Source Code

Theatrical Release: April 1, 2011
Source Code


An action thriller centered on a soldier who wakes up in the body of an unknown man and discovers he’s part of a mission to find the bomber of a Chicago commuter train.

Dove Review

You might have two reactions if you were to take a bathroom break while seeing this movie. Some people would become lost because the source code is an intricate and detailed science fiction idea about time travel in the sense that people who have been briefly dead can be given a re-assignment to live a moment all over again with the help of the code. On the other hand, Jake Gyllenhaal’s character winds up on the same train, reliving the same moment, seven different times in the course of the film so a person returning from the restroom might wonder why the same scene with different twists are playing again.

The plot to halt a terrorist’s attack on the train is the main story focus and sure enough the train explodes and is engulfed by flames thanks to a bomb which Colter Stevens (Gyllenhaal), a U.S. helicopter pilot operating in Afghanistan, is attempting to stop. He learns his assignment is to return repeatedly to the past to find a bomber and his explosives, with just eight minutes each time to accomplish the task. He embodies another character and this is where some of the scenes might become a bit confusing. Colter also falls in love with Christina Warren (Michelle Monaghan) which complicates things when he learns he must ultimately die if and when he is successful in completing his mission by learning who the terrorist is. He insists on saving the train and the people on board as well as a condition to keep trying for success.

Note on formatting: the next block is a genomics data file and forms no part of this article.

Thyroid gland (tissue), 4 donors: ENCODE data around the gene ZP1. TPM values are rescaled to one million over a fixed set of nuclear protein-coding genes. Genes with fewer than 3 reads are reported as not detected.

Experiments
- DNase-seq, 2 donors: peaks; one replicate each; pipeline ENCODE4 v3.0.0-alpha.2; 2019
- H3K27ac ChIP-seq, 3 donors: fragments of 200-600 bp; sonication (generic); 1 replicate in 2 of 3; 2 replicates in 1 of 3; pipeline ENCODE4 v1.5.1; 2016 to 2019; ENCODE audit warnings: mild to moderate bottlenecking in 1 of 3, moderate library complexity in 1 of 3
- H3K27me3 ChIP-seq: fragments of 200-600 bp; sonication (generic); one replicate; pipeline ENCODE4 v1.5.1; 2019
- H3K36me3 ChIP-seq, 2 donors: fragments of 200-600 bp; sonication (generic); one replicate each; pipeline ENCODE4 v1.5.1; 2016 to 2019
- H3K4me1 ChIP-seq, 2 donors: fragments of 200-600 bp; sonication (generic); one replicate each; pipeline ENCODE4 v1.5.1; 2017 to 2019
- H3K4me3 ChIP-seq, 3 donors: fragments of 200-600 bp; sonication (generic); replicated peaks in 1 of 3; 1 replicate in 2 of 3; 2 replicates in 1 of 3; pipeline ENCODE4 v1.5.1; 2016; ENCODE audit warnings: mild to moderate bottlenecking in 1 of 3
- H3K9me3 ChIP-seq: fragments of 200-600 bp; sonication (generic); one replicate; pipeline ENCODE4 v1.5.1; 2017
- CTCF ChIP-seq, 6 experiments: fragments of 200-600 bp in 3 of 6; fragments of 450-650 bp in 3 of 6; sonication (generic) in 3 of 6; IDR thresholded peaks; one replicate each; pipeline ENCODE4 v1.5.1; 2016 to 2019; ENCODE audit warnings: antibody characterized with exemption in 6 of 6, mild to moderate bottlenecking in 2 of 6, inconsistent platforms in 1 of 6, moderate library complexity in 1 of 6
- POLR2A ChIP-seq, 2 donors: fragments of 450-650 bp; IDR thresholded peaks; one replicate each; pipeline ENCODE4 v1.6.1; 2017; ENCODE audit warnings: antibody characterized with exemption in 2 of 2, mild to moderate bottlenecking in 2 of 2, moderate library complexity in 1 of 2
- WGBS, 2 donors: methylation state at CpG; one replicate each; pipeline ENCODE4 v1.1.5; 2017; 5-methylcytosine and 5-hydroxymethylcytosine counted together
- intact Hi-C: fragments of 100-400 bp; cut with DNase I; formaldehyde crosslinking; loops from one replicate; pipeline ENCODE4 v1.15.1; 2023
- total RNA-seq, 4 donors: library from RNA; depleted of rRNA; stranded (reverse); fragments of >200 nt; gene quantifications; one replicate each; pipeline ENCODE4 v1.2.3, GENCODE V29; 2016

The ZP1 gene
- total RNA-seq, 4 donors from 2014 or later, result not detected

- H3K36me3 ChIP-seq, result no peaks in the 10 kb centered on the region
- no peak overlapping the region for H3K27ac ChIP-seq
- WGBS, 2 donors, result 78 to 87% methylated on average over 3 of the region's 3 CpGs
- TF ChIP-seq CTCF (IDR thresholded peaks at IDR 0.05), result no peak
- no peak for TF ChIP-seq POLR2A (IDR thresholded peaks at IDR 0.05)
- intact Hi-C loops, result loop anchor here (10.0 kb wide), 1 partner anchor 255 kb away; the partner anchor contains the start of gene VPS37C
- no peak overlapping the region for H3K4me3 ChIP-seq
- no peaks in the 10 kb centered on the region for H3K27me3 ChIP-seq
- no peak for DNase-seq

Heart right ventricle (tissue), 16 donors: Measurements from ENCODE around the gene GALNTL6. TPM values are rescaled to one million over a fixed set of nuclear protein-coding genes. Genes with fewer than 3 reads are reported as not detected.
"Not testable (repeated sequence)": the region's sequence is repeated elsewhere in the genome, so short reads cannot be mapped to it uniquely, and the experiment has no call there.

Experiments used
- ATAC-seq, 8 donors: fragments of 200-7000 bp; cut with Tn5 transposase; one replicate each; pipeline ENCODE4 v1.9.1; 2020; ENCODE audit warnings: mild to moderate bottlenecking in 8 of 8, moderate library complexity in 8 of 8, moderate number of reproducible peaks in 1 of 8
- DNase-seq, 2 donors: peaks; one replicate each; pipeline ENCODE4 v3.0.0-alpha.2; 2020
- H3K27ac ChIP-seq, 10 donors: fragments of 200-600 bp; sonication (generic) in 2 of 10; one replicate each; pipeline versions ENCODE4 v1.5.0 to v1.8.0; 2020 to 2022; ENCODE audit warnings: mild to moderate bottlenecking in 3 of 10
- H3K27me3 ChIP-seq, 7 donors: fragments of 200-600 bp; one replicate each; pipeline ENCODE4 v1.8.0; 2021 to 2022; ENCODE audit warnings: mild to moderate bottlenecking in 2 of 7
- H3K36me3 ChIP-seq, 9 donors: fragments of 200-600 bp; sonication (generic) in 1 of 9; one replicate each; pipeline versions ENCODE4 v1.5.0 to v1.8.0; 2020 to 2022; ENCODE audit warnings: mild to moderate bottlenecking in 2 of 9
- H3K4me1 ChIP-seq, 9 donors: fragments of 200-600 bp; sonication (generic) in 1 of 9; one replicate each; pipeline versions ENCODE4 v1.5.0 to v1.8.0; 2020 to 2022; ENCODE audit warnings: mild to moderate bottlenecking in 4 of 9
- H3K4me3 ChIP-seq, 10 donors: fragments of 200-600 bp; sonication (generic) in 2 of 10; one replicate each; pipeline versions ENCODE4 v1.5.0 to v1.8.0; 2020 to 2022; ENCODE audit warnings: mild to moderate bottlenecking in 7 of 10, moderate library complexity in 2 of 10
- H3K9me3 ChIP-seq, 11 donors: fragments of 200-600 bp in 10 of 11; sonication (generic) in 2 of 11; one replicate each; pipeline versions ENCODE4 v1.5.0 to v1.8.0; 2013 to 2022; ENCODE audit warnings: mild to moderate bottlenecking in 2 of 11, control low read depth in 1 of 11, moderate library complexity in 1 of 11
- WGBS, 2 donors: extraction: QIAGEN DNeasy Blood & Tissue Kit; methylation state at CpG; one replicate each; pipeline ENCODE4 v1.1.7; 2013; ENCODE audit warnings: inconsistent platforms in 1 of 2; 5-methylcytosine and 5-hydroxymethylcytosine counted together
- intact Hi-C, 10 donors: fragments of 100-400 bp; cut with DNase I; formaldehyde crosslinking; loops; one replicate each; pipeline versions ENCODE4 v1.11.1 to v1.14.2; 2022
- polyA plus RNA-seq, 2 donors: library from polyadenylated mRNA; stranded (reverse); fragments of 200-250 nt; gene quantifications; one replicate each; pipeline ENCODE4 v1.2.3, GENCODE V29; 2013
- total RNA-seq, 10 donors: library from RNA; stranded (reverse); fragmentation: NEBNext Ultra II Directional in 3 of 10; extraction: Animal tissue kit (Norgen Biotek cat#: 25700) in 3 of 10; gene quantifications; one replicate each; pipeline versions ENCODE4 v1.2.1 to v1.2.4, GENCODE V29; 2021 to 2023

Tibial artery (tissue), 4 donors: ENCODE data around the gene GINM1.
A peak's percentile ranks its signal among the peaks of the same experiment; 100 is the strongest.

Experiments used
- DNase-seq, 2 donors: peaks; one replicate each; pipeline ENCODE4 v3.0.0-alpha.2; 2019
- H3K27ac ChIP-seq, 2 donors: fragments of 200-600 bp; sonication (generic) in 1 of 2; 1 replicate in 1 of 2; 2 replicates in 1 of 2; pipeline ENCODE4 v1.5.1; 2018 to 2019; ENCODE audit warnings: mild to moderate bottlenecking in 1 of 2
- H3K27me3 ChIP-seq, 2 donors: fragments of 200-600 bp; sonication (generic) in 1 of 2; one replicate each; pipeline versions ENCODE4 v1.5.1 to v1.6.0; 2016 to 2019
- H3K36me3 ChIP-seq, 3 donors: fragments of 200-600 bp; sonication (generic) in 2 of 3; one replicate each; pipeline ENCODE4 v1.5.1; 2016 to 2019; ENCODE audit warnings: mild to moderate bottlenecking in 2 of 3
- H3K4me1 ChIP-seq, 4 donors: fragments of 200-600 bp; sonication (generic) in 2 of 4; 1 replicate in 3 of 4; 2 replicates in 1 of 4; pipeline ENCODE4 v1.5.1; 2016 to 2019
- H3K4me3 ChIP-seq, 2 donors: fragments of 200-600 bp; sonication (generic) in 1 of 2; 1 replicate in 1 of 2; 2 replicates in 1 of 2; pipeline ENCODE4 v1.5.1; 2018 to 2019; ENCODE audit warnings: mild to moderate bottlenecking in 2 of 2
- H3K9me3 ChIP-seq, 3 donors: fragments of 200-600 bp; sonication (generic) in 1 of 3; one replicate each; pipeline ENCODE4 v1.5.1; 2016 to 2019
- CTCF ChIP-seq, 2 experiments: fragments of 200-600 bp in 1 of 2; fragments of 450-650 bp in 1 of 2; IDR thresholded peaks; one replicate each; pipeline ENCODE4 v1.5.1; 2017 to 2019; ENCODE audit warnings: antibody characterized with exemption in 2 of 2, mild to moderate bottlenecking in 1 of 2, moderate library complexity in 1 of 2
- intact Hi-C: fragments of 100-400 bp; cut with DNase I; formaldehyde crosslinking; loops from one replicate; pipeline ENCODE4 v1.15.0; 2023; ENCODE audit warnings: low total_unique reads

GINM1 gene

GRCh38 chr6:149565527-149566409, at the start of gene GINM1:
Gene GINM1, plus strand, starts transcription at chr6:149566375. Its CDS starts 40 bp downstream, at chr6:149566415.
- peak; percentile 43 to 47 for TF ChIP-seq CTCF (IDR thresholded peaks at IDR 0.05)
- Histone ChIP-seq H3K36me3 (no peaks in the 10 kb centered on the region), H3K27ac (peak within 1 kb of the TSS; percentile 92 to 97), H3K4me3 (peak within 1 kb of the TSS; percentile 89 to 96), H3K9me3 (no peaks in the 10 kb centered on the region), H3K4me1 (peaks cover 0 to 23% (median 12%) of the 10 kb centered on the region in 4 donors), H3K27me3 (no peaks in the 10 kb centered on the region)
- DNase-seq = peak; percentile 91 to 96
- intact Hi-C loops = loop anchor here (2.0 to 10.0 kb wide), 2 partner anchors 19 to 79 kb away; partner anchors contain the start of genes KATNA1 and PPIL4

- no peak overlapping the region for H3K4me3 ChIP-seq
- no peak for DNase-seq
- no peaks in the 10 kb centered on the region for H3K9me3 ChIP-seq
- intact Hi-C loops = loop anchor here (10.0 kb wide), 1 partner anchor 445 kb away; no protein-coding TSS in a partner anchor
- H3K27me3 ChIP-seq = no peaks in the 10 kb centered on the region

The movie has some good scenes and makes a point about appreciating all of life’s moments but it contains very strong language and this, along with the scene of a corpse’s half body, is what prevents us from awarding our Dove Seal to the movie as a family-friendly film.

Content Description

Faith: None
Integrity: None
Sex: Kissing between man and woman in a couple of scenes; a mild innuendo or two.
Language: GD-4; J-2; For Ch*ist Sake-1; D-5; S/BS-4; H-4; A-3; F*** You-1; Slang for male genitalia-1
Violence: A couple of people are shot; blood wounds on man's head and face in a few scenes; two men get into a fist fight; a bomb goes off and a fire engulfs a train according to a terrorist plan; the open back of a man's bloody head is briefly seen and a corpse's half body although it is not gratuitous and is brief but would disturb some viewers; a man is tasered.
Drugs: A mentions mentions a DUI and a character asks another if he is drunk.
Nudity: Mild cleavage.
Other: Death and grief; a man deals with guilt over an argument he had with his father.


Company: void
Writer: Ben Ripley
Director: Duncan Jones
Producer: Mark Gordon
Genre: Science-Fiction
Runtime: 93 min.
Reviewer: Edwin L. Carpenter